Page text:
As backward as it may seem if a public entity says they want a plumber to install their electrical wiring they can do that. Granted, this may be an extreme example. However, what may be ‘proper’ isn’t always the most ‘acceptable’ alternative when bidding a public project as our first question illustrates. Another contractor learns what’s in a ‘second’ name…
Q: I am a California contractor holding “A” & “B” licenses. I recently walked a public pre-bid for an electrical generator replacement project. The city engineer is insisting that only a “C-10” subcontractor be allowed to bid the project as a prime contractor. However, looking at the scope of work, it involves more than just electrical. Concrete, block work, drywall, painting, roofing and many other trades are included. Is there any code I should reference in my letter to the city engineer asking them to allow us to bid the job with our general licenses? We will be listing the appropriate subcontractors in our bid.
A: Thank you for your email. It’s tough to say if the “A” and/or “B” would (or should) be proper without knowing more about the project. This being said, in most cases, a general engineering contractor can handle any project in connection with a fixed work involving specialized engineering knowledge and skill. This would include powerhouses, power plants and other utility projects. In other words, if the electrical generator replacement is part of a power generation facility, the “A” (as well as the “C-10”) should be acceptable (B&P Section 7056).
The general building or “B” classification could also be acceptable if the electrical project is in connection with a structure “for the support, shelter, and enclosure of persons, animals, chattels or moveable property of any kind” (Section 7057). If in fact the job includes numerous trades (such as drywall, painting, roofing, electrical etc.) then a “B” could self-perform some of the work and list licensed subcontractors for the remaining trades as you have proposed. As I have said many times in this column, the “proper” classification(s) for public works is dependent on the project scope whereas the “acceptable” class determination is up to the awarding authority. On occasion these may not match.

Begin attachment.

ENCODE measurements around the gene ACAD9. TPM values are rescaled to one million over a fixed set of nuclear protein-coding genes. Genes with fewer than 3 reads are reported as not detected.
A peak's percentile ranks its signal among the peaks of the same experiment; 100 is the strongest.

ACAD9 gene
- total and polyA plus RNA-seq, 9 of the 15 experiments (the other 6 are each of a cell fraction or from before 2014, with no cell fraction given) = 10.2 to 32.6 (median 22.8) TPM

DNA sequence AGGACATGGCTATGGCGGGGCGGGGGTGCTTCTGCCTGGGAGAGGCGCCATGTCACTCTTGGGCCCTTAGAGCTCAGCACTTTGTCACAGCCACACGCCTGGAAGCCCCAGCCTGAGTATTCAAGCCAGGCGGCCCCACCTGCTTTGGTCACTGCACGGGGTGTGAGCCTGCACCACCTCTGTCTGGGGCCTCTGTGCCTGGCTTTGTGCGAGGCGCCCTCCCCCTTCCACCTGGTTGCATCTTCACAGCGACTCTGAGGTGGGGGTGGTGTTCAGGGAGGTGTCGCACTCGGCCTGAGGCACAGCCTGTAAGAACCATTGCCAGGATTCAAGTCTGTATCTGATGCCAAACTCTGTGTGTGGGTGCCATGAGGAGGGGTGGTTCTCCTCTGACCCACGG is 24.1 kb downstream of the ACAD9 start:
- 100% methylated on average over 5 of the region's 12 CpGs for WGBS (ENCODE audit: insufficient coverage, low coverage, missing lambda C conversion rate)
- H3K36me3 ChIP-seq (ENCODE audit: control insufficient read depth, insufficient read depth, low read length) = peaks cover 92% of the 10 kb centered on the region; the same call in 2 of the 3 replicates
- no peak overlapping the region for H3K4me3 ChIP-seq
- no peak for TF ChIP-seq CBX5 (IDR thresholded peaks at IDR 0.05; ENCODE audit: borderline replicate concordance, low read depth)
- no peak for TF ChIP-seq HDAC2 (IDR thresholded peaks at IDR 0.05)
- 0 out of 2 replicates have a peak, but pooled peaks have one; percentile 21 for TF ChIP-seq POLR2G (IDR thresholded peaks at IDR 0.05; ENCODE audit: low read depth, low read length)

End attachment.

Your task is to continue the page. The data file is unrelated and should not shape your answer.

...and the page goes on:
Even if an “A” or “B” fits this project, the city can still determine they want to limit bidding to a “C-10” and unfortunately, the CSLB is not in a position to overrule these decisions.
Good luck in your discussion with the City Engineer. If this does not resolve the issue you can always appeal to the City Council.
Q: I have a corporation with a dba and want to start a second company. I filed an application with the CSLB to Change Business Name but they sent it back (along with my check for $11.00) saying this was not the proper form. What application should I have used?
A: The Application to Change Business Name would have been correct if you wanted to change the operating name of your existing business. However, as we discussed, since you’re interested in simultaneously doing business under a second name, you’ll need to file an Application For Original Contractor’s License (7065 Waiver).
The Contractors Board will only allow one business name per license number. If you want to conduct business under two different dba’s, a second license number is required, therefore the need for an original application. No further testing will be necessary.